Cardiff–WPUG #2

On June 1st we had the second user group meeting in Cardiff.

It was quite an impressive turnout and I would like to say thanks to all those who came along. We do have a nice group of people building who share a passion for the Windows Phone platform. It can only go from strength to strength.

Thanks to Nick Ajderian from for providing a very entertaining and passionate talk on getting data from Twitter and chucking it on a map – Shame that the internet connection was poor and Nick had to resort to well prepared backup plans. Next time we won’t leave everything to the venue.

Thanks also to Iestyn Jones for demoing his good looking application Welsh Kitchen. Iestyn has actually published 4 applications to the market place (search for ‘Bugail’ in Zune) and received his XBox from the Think.Dev Rewards program.

For those of you looking to follow up from some of the items mentioned in my talk here are some links:

Preemptive runtime intelligence:

IP address to location conversion:

One thing that I failed to mention was the alternatives to the Preemptive analytics. There is an Analytics library on Codeplex that supports Windows Phone 7 and different analytics (that’s way too many uses of the work in one paragraph) services such as the one provided by Google.

The library can be found here:

And René Schulte (@rschu on twitter) has written an article on how to get up and running:

We have lots more planned for upcoming meetings (the next likely to be mid July) so watch this space.

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Posted in Cardiff WPUG, WP7

More good times for app developers?

UPDATE: 6th June 2011

Hi, I just added a new post that expresses my disappointment in the messages that have come from the Windows 8 launch:

Just a short post to get something that has just started swishing about in my head out.

I just read the following article:

In this article the beans are spilt in regards to Windows 8 running on ARM processors (by an Intel exec of all people).

Microsoft has targeted the ARM processor architecture because Win8 will have version that will run on all sorts of platforms that require low power consumption such as Tablets, Smartphones (although this is unlikely as we have WP7) and small form factor PC’s. This then is a big enabler for MS to finally get into the tablet market big time.

But there is one other point that is mentioned, and that is that legacy applications won’t run on the Arm architecture. The author even states ‘Developers may also face challenges writing their apps for both platforms’.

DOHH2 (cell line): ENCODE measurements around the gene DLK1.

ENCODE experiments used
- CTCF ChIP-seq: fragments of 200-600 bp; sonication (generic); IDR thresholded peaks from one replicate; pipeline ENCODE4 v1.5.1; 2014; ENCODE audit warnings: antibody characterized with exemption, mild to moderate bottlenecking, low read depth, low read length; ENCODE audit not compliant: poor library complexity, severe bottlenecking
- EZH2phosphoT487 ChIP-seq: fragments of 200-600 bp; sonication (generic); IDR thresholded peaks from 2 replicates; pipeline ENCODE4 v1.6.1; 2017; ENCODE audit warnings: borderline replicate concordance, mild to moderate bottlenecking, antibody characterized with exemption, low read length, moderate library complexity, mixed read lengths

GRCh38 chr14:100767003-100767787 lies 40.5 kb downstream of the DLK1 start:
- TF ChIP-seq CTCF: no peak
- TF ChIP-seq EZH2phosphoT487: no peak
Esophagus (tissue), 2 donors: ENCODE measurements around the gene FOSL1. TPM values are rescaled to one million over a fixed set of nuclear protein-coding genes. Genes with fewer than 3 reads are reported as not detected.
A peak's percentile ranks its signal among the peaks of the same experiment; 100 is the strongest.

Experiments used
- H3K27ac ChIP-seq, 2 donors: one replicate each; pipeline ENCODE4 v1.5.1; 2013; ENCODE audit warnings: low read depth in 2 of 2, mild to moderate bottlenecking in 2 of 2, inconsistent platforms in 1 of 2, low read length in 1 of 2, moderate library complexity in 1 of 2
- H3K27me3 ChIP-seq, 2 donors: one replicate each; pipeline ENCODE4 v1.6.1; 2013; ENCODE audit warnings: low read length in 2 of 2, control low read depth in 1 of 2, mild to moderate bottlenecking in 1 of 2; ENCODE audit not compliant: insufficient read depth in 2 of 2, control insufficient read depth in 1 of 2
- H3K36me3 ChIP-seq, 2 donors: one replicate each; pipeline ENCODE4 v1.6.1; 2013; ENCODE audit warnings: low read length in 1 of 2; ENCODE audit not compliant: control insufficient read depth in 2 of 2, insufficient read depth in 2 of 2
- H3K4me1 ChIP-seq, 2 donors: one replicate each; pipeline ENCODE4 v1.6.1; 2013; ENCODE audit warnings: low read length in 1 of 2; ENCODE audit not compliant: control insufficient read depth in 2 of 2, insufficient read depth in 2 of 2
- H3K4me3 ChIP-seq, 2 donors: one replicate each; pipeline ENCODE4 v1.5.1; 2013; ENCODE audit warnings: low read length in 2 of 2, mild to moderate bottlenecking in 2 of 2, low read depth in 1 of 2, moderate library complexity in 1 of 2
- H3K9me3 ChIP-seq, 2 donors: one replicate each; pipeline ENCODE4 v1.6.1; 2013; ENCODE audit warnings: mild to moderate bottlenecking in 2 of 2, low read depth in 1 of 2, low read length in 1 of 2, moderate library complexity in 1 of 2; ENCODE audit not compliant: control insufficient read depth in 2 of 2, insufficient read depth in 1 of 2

Urm no! – Yes we have to lament that great applications that you use every day won’t run but if you really need to run those applications then you can always stick to Intel based kit (and I am sure Intel will love you for it).

But us developers have Silverlight and I will bet my left arm that the Arm based Win8 is going to run that (This is another sign of why that shift in priorities that people saw as the death of SIlverlight was mentioned).

So what is SIlverlight? It’s an enabler for the write once run anywhere (pc, phone tablet, set top box etc.). Something that us app developers will cherish.

If you like me also follow the rumour mill then you will know that Microsoft are looking to create an app store (can I use those words without being sued?). The backbone of this considering the different architectures that Win8 is going to support has to be Silverlight based I am sure.

What this means for us developers is that there is yet another eco-system on it’s was (people are going to want applications and right now there isn’t any).

So if I was you I would start learning Silverlight and building your app ideas because it looks like there are some good time ahead for those who get in first. 

What are your thoughts? Feel free to leave a comment.



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Posted in ARM, C#, Silverlight, Tablets, Windows 8

Tile Maker

One of my applications on the marketplace is the countdown tile application. This is a simple application that when pinned to the home screen lets you see a countdown of the number of days until a certain date.

This application has recorded 6299 unique users to date. It’s had a mixed bag as far as reviews is concerned but this is mainly down to the fact that the tile update isn’t the most reliable mechanism on the phone system (something for another blog post to come soon).

One feature that people ask for is the ability to use their own pictures in the background of the tile. This is something that I have been aiming to do for a ‘Pro’ version of the application to try and convert some of the 6K users into 75p purchasers 🙂

With this and the fact that some of the new updates to the live tile services within the Mango platform update that is coming has prompted me to create a control that lets user be a little more creative with the tile that they would like to create.

I am in the early stages of putting together a Tile Maker control that presents the user with an area the size of a standard live tile. Behind this area can be placed an image that the user wants to use within the tile. This image can be moved around by using multi-touch gestures. Once the user has the image in the desired place they can then take a snapshot of the tile area to use as the live tile.